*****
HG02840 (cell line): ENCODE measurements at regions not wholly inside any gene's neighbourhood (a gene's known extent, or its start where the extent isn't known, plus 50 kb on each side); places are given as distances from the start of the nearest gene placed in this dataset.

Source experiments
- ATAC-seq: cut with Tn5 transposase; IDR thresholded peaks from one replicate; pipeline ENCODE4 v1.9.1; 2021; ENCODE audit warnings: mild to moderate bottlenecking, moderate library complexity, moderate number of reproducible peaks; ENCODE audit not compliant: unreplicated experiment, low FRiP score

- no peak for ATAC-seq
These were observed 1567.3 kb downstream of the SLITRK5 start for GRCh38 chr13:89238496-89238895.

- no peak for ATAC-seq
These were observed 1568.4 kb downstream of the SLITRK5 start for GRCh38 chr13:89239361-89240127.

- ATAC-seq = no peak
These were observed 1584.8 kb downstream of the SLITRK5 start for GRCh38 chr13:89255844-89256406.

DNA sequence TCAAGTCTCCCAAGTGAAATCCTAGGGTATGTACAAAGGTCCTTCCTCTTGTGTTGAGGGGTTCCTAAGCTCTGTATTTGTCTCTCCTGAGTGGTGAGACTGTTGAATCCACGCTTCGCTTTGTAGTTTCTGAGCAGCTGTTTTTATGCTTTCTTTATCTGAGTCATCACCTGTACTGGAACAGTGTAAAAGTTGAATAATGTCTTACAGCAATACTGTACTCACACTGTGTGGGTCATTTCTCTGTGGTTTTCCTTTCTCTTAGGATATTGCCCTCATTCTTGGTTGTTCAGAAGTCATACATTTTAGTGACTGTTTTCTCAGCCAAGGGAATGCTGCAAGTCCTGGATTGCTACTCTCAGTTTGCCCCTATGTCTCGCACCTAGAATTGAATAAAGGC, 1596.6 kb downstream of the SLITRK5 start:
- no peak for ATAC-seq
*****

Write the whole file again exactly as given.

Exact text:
HG02840 (cell line): ENCODE measurements at regions not wholly inside any gene's neighbourhood (a gene's known extent, or its start where the extent isn't known, plus 50 kb on each side); places are given as distances from the start of the nearest gene placed in this dataset.

Source experiments
- ATAC-seq: cut with Tn5 transposase; IDR thresholded peaks from one replicate; pipeline ENCODE4 v1.9.1; 2021; ENCODE audit warnings: mild to moderate bottlenecking, moderate library complexity, moderate number of reproducible peaks; ENCODE audit not compliant: unreplicated experiment, low FRiP score

- no peak for ATAC-seq
These were observed 1567.3 kb downstream of the SLITRK5 start for GRCh38 chr13:89238496-89238895.

- no peak for ATAC-seq
These were observed 1568.4 kb downstream of the SLITRK5 start for GRCh38 chr13:89239361-89240127.

- ATAC-seq = no peak
These were observed 1584.8 kb downstream of the SLITRK5 start for GRCh38 chr13:89255844-89256406.

DNA sequence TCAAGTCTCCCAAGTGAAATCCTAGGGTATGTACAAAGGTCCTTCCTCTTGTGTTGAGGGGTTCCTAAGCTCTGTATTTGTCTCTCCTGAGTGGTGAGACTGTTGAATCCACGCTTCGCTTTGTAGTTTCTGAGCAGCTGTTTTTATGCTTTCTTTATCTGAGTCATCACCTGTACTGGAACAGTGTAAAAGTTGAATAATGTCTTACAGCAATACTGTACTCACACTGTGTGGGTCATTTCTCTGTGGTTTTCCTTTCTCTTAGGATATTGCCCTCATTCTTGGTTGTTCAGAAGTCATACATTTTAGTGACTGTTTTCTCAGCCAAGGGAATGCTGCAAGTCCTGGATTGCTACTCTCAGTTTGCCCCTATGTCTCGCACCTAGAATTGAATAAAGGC, 1596.6 kb downstream of the SLITRK5 start:
- no peak for ATAC-seq